Grace to you all, and peace,
“For surely I know the plans I have for you, says the Lord, plans for your welfare and not for harm, to give you a future with hope.”(Jeremiah 29:11)
These are God’s words to the people of Israel, during one of the worst periods of their history—the Babylonian Exile. Thousands were either killed or carted off in chains. The Temple and the city of Jerusalem were utterly destroyed. But even so, God offered words of hope.
In much the same way, we live in uncertain times in just about every sense of the word and, to one extent or another, I’m sure we’ve all felt it. I know that Gardens Presbyterian Church has been through a lengthy, challenging period of transition and, even with my arrival, there’s still some apprehension about the future. I also know that if we were alone in this, there might be cause for alarm, but we are definitely NOT alone! Paul reminds us: “If God is for us, who can be against us,” (Romans 8:31) and so I believe that we, like God’s people throughout history, can have genuine hope, knowing that God will guide us and provide for our needs.
As we enter into Stewardship season, I am keenly aware that the competing demands for our money have never been greater. It would be foolish to pretend that it doesn’t, especially at a time when many are struggling. But, at its core—whether speaking about our time, talents or treasure—stewardship is all about what’s in our hearts. While churches put a lot of emphasis on the administrative part of stewardship every fall, it’s largely for practical reasons, so we’re able to plan responsibly and make good decisions for the coming year. Still, we shouldn’t confuse the administration of stewardship, which frankly most of us don’t enjoy that much, with the act of stewardship; the understanding of stewardship as a way of life, an expression of faith—integrating what we believe and what we do.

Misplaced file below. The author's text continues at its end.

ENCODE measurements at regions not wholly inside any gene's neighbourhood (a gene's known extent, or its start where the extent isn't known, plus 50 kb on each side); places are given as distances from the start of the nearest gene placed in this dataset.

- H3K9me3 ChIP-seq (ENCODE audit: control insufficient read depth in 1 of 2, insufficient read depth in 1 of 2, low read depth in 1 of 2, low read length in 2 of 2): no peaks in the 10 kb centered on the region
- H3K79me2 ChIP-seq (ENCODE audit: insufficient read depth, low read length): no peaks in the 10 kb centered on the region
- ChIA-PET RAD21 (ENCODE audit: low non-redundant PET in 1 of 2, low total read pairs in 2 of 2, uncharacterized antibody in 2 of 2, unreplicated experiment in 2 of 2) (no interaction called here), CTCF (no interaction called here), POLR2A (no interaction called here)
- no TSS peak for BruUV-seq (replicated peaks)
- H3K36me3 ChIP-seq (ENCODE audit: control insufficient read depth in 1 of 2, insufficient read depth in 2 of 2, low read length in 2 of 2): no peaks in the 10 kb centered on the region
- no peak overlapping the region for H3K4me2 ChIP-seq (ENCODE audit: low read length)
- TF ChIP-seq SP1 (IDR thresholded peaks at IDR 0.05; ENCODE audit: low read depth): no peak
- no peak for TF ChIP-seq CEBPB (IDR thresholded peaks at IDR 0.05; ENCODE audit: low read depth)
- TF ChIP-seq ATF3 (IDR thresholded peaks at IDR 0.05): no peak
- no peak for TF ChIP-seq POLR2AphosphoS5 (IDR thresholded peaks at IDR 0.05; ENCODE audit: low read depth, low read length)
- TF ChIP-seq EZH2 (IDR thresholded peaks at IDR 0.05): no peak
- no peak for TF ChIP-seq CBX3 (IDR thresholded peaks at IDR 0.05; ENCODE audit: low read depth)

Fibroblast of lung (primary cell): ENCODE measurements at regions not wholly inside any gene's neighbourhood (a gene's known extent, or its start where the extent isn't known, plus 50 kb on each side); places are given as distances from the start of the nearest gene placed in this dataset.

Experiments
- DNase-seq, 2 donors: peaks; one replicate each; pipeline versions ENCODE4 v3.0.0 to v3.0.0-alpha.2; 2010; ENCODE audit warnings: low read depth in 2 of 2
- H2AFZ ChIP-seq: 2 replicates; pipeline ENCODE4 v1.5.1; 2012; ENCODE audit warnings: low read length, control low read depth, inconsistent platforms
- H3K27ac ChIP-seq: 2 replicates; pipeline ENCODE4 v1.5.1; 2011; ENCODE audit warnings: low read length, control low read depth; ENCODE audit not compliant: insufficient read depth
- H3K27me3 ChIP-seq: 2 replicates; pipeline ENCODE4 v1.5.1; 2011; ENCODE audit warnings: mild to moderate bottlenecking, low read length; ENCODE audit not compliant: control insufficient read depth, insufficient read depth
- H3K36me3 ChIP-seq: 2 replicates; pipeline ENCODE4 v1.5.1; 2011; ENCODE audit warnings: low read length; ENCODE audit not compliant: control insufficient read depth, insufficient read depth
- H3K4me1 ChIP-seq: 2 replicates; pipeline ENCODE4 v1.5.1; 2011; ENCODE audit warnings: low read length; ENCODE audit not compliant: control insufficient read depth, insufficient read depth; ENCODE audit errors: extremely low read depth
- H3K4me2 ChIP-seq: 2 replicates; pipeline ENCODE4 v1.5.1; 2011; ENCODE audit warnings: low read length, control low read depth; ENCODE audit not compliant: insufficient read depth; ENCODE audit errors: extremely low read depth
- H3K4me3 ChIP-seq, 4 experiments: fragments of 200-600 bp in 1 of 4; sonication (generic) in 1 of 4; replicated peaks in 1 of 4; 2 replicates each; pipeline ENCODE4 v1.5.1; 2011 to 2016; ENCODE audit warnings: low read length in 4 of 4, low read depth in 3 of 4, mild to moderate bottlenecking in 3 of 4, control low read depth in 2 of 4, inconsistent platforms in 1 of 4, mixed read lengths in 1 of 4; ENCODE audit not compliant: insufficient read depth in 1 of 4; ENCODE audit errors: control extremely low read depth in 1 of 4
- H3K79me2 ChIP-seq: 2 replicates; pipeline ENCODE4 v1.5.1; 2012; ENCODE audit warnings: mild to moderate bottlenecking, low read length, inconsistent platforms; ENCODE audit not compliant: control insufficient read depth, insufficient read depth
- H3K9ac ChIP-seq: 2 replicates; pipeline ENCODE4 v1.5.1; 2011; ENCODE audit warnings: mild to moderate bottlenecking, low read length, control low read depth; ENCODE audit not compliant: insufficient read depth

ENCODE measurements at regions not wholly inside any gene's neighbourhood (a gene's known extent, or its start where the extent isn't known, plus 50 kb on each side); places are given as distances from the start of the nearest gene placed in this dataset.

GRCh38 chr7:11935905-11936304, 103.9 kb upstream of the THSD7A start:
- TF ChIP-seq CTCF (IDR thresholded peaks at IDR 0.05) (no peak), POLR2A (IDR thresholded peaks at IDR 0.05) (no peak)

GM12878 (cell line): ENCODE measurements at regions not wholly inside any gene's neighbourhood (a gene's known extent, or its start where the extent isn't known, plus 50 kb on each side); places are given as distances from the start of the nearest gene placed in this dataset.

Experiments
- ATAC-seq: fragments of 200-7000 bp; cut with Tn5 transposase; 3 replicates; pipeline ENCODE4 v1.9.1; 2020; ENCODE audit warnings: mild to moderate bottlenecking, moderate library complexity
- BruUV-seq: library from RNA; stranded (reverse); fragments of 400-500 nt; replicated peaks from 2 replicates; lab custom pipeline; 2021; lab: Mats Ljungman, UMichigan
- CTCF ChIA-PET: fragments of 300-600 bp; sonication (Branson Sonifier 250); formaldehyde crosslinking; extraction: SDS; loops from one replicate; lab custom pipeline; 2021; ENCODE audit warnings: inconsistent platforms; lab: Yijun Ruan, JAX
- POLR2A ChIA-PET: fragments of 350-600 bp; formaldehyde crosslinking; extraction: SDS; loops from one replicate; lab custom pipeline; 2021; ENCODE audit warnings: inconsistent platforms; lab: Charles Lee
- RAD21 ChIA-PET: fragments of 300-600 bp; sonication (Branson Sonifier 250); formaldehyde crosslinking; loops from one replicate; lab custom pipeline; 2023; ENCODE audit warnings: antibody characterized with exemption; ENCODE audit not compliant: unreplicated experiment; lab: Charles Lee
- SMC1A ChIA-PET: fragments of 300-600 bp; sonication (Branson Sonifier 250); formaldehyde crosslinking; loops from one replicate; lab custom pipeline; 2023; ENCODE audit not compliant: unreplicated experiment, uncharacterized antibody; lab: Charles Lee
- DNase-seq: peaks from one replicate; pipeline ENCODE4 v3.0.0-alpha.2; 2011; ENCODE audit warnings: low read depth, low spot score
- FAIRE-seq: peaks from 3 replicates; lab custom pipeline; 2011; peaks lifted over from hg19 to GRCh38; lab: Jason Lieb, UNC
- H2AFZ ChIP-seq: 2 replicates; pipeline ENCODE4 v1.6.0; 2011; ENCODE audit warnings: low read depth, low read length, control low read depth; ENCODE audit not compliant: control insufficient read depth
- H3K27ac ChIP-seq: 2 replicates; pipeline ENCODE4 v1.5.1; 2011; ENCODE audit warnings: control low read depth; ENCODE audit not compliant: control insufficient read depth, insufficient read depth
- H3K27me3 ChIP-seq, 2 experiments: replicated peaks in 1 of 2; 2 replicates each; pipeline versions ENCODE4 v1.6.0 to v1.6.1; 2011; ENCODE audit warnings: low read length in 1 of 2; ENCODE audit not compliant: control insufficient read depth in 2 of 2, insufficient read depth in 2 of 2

I’m aware that giving is down and as mentioned, I understand why. Still, the shortfall has led to the church drawing down its reserves. While necessary, it’s rarely a position where churches want to find themselves. In the long run it is not sustainable. We will most certainly renew the discussion about the development of church property, but this is only part of the larger picture, and for our purposes here, is beside the point. So, what if we were to think of giving as a sacrament? Not something we must do, but something that gives us understanding and insight into God’s grace.
All that we have is a gift from God—our lives, and those of our families, our salvation through Jesus Christ—how do we even begin to respond to God’s generosity? We start by giving—whatever we give, whenever we give—unconditionally, with grateful hearts, from the abundance we’ve received from God’s hands. In doing so, we gain insight into God’s unconditional love for us, and in placing our trust fully in God, we experience God’s truly amazing grace. As you thoughtfully and prayerfully consider if you will pledge (which I hope you will), what you will pledge, or what you will give throughout the year, I ask you to do so sacramentally. Consider too, as part of that: How might we grow? What spiritual insights might we gain? How might our church be blessed as a result? Whatever you decide, please know that your gifts, great and small, are appreciated. May God continue to bless you richly—now and always!
God’s plan. God’s grace. Our future. Our hope.
Yours in Christ,